I believe that far beyond what principles we claim and words we spout, our choices and actions are the best indicators of where our values lay. And this is exactly why Obama is going to sweep Romney in Tuesday’s election.
By Collier Roberts
So here we go, ladies and gentlemen. There are fewer than four days left in the 2012 United States presidential election between incumbent Barack Obama and GOP challenger Mitt Romney, and the race is closer than ever before. Next Tuesday, in contrast to that Tuesday back in 2008, will not be anywhere close to an “in-the-bag” victory for President Obama. Throughout this campaign, Romney has had his share of ups and downs, but when it comes down to it, voters have made up their minds and come Tuesday, I think many people are going to be surprised.
What America needs to realize is that next Tuesday, it is going to come down to the independents. Polls will be polls and predictions will be predictions, but since the projected outcome has gone back and forth too often these past weeks, it is impossible to tell what is going to happen Nov. 6. Everyone predicted that Obama was more than likely going to take the lead and run with it, but when the debates rolled around, those who were on the fence about Romney and Ryan were encouraged to see how presidential Romney was already becoming. The debates showed America that Romney wasn’t going to back down in his fight for the White House, and no matter how much Obama redeemed himself — or failed to — people are going to remember how Obama fell hard in that first debate. Emily did a great job in pointing out the predictions by state and region as they relate to the Electoral College representation. As she noted, it is hard to tell who is accurate when it comes to those predictions. All we have is Nov. 6 on the horizon, and at this point anything can happen.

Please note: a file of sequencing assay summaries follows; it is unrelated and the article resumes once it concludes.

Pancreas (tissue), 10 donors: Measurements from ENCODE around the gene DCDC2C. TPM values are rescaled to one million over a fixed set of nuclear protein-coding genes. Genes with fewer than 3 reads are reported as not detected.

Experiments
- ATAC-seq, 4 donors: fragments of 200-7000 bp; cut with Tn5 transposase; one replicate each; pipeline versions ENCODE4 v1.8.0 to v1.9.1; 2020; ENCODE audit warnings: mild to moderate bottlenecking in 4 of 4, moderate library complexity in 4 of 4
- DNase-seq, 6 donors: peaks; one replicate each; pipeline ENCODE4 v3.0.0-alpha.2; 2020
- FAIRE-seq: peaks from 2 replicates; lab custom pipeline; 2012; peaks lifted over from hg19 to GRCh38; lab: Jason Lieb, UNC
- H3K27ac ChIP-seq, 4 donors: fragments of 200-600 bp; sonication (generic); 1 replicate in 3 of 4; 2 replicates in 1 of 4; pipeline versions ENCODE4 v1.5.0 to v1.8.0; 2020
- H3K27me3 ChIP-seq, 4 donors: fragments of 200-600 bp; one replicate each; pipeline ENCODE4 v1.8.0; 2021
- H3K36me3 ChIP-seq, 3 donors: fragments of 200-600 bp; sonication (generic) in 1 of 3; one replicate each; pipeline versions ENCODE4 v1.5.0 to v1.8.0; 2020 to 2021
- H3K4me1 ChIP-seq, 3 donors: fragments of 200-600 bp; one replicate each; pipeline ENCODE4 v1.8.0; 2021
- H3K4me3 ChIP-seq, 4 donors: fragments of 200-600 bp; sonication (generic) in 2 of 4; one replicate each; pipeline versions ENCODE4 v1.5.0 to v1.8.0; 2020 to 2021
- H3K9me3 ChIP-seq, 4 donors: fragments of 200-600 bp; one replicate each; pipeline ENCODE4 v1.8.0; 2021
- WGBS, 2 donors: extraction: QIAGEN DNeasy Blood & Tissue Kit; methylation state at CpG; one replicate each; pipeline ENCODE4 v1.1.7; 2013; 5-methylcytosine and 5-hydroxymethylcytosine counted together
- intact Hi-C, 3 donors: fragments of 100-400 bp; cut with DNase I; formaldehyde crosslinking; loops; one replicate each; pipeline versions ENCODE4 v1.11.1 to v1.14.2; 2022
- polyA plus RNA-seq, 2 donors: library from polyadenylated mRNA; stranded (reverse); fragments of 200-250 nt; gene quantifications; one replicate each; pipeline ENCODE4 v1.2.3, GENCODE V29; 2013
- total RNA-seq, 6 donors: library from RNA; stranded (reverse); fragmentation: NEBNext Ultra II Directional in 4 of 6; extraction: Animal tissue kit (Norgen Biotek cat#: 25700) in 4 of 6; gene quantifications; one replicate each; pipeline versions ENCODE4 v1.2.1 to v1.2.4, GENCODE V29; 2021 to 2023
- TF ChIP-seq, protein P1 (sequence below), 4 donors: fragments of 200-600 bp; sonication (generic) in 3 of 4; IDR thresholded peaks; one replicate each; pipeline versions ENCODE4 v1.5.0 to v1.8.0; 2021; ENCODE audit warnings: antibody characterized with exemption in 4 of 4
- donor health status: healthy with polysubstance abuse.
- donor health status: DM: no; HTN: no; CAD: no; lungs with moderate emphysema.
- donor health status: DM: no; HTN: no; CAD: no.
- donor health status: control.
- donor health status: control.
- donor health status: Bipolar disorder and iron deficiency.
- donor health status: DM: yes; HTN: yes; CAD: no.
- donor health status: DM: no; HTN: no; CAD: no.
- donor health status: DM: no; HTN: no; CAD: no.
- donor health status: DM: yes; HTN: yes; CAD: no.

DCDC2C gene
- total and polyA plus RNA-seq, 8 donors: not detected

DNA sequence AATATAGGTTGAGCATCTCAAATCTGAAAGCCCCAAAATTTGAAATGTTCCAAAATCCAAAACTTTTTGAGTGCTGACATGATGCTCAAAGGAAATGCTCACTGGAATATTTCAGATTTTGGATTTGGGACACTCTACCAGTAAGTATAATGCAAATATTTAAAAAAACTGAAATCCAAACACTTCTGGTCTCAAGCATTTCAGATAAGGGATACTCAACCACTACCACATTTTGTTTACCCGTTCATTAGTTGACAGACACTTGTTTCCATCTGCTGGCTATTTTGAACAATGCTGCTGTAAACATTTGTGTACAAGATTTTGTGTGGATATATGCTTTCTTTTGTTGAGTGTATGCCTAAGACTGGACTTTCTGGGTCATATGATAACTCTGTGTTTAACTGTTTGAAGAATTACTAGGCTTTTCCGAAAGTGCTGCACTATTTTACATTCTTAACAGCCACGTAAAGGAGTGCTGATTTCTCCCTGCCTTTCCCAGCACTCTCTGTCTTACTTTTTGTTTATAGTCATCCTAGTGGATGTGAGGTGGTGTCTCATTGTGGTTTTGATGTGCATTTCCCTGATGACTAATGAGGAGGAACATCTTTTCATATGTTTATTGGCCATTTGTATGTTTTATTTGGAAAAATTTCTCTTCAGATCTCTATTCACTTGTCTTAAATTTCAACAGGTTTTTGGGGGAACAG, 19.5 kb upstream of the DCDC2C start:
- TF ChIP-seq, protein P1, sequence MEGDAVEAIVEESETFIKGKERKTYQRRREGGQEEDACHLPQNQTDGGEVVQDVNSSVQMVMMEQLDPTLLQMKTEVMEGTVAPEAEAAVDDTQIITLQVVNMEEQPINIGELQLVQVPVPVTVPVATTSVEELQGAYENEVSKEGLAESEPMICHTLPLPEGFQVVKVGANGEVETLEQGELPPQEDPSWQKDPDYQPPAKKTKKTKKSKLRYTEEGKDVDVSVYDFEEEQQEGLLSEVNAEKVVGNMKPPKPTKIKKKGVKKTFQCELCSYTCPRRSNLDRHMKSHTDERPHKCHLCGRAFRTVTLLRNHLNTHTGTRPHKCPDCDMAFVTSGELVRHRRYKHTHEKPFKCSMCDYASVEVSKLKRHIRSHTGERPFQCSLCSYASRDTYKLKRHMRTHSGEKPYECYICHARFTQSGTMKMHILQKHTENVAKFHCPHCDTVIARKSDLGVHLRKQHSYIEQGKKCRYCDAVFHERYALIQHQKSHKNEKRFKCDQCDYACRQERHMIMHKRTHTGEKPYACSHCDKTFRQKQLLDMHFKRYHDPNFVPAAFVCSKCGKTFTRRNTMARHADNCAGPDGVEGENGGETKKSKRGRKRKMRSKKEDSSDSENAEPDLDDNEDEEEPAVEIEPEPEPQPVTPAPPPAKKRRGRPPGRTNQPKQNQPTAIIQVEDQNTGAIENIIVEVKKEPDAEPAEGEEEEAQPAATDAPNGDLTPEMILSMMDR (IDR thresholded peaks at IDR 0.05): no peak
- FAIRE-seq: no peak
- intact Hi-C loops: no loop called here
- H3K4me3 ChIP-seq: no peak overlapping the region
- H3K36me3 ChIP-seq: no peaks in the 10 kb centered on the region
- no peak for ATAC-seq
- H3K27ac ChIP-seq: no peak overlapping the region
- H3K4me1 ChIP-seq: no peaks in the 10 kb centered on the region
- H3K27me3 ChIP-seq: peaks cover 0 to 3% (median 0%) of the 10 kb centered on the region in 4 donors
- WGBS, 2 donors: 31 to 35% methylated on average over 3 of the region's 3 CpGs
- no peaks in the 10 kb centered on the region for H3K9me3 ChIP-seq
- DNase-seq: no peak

Romney has capitalized in every way that he could have, with the exception of a few times, but the media has unfortunately masked a lot of the issues of the serious mishaps of the Obama administration. With all of the information we have on the consulate attack in Benghazi, America has been lied to and cheated because of the media and their “covering-up” of sorts with the incident. Romney, unfortunately, did not capitalize on this in the debates, and this won’t be a deterring factor for Obama and his team. That is not OK, in my opinion. Obama, as much as Democrats will not admit, has run his campaign on blame. Do we want the leader of the free world to mask his own mistakes with blame? From the beginning, Romney has outlined his plan for America, and Obama has outlined his plan by deferring.
Another highlight of Romney’s campaign was his lighthearted comedic speech at the Al Smith Dinner, a white-tie event that is a fundraiser for Catholic Charities USA and a perennial stop on the campaign trail for the two major party presidential candidates. The two candidates sat on either side of Cardinal Timothy Dolan, archbishop of New York. I know Romney nailed his debates, but he seriously nailed this speech. I didn’t know he could joke like that, and all the while taking stabs at President Obama were valid and got the audience engaged. The dinner wasn’t meant to be a serious campaign rally or anything like that, but what Romney did was incredible and had a bigger positive impact than people might think.
When it comes down to it, Mitt Romney has proved himself to be the best candidate for the job of the president of the United States. He is a businessman and knows how to create a strong economy and a prosperous future for America that Obama has fallen short on numerous times. When you can’t get the job done, it is time to hand off the baton and let someone else do it, and that someone else is Gov. Mitt Romney. On Nov. 6, Mitt Romney will get the vote that will allow him to Romney take office and get America back to the great nation that has been lost, but will be found again under the Romney-Ryan administration. So in closing, my final prediction is that we are going to see Mitt Romney win by a much larger margin than the polls are predicting. Independents know they have the upper hand right now, and because of Romney’s past as a politician, businessman and candidate for president, he will take the victory come Tuesday and restore the greatest country in the world. God bless Mitt Romney in these final days, and God bless the United States of America.